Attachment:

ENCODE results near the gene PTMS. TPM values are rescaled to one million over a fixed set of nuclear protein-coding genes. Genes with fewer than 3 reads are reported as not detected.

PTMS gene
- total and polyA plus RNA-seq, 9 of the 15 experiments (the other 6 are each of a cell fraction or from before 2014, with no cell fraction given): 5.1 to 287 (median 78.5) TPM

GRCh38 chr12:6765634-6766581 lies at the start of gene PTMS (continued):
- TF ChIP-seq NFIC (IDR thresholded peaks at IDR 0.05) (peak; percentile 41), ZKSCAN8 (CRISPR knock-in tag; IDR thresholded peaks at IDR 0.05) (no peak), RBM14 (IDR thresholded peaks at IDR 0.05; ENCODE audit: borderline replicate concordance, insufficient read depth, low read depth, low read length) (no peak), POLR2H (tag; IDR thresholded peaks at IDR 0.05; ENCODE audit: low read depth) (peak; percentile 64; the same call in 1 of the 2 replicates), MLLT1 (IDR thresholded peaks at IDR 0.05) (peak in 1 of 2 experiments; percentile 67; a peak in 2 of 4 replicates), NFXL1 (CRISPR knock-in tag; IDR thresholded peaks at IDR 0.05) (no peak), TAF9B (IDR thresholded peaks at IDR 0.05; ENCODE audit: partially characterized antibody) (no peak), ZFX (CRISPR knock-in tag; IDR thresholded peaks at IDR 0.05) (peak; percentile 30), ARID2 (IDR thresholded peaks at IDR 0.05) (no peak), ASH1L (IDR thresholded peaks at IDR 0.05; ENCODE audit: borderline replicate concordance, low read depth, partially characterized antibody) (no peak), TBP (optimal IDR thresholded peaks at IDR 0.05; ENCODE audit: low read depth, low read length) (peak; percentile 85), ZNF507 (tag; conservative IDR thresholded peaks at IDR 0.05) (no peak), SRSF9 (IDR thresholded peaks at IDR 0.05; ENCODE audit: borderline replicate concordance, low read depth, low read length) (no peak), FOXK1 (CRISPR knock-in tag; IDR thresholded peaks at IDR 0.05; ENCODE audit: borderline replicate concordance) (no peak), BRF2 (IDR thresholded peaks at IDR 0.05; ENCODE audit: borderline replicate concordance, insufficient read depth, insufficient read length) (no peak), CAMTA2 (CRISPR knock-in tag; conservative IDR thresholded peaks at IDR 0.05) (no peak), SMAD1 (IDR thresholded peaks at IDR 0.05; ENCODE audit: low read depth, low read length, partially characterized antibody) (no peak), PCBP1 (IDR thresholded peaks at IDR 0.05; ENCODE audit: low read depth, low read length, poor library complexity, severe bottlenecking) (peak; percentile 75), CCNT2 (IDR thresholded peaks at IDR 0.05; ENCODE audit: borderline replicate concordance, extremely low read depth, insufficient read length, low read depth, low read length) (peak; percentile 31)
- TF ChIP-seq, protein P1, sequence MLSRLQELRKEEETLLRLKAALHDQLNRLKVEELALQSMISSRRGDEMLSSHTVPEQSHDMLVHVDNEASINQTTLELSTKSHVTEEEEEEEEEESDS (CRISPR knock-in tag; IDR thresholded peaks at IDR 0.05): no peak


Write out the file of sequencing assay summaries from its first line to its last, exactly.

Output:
ENCODE results near the gene PTMS. TPM values are rescaled to one million over a fixed set of nuclear protein-coding genes. Genes with fewer than 3 reads are reported as not detected.

PTMS gene
- total and polyA plus RNA-seq, 9 of the 15 experiments (the other 6 are each of a cell fraction or from before 2014, with no cell fraction given): 5.1 to 287 (median 78.5) TPM

GRCh38 chr12:6765634-6766581 lies at the start of gene PTMS (continued):
- TF ChIP-seq NFIC (IDR thresholded peaks at IDR 0.05) (peak; percentile 41), ZKSCAN8 (CRISPR knock-in tag; IDR thresholded peaks at IDR 0.05) (no peak), RBM14 (IDR thresholded peaks at IDR 0.05; ENCODE audit: borderline replicate concordance, insufficient read depth, low read depth, low read length) (no peak), POLR2H (tag; IDR thresholded peaks at IDR 0.05; ENCODE audit: low read depth) (peak; percentile 64; the same call in 1 of the 2 replicates), MLLT1 (IDR thresholded peaks at IDR 0.05) (peak in 1 of 2 experiments; percentile 67; a peak in 2 of 4 replicates), NFXL1 (CRISPR knock-in tag; IDR thresholded peaks at IDR 0.05) (no peak), TAF9B (IDR thresholded peaks at IDR 0.05; ENCODE audit: partially characterized antibody) (no peak), ZFX (CRISPR knock-in tag; IDR thresholded peaks at IDR 0.05) (peak; percentile 30), ARID2 (IDR thresholded peaks at IDR 0.05) (no peak), ASH1L (IDR thresholded peaks at IDR 0.05; ENCODE audit: borderline replicate concordance, low read depth, partially characterized antibody) (no peak), TBP (optimal IDR thresholded peaks at IDR 0.05; ENCODE audit: low read depth, low read length) (peak; percentile 85), ZNF507 (tag; conservative IDR thresholded peaks at IDR 0.05) (no peak), SRSF9 (IDR thresholded peaks at IDR 0.05; ENCODE audit: borderline replicate concordance, low read depth, low read length) (no peak), FOXK1 (CRISPR knock-in tag; IDR thresholded peaks at IDR 0.05; ENCODE audit: borderline replicate concordance) (no peak), BRF2 (IDR thresholded peaks at IDR 0.05; ENCODE audit: borderline replicate concordance, insufficient read depth, insufficient read length) (no peak), CAMTA2 (CRISPR knock-in tag; conservative IDR thresholded peaks at IDR 0.05) (no peak), SMAD1 (IDR thresholded peaks at IDR 0.05; ENCODE audit: low read depth, low read length, partially characterized antibody) (no peak), PCBP1 (IDR thresholded peaks at IDR 0.05; ENCODE audit: low read depth, low read length, poor library complexity, severe bottlenecking) (peak; percentile 75), CCNT2 (IDR thresholded peaks at IDR 0.05; ENCODE audit: borderline replicate concordance, extremely low read depth, insufficient read length, low read depth, low read length) (peak; percentile 31)
- TF ChIP-seq, protein P1, sequence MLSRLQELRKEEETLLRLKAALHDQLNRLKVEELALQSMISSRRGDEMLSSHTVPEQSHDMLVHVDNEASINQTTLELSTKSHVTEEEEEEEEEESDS (CRISPR knock-in tag; IDR thresholded peaks at IDR 0.05): no peak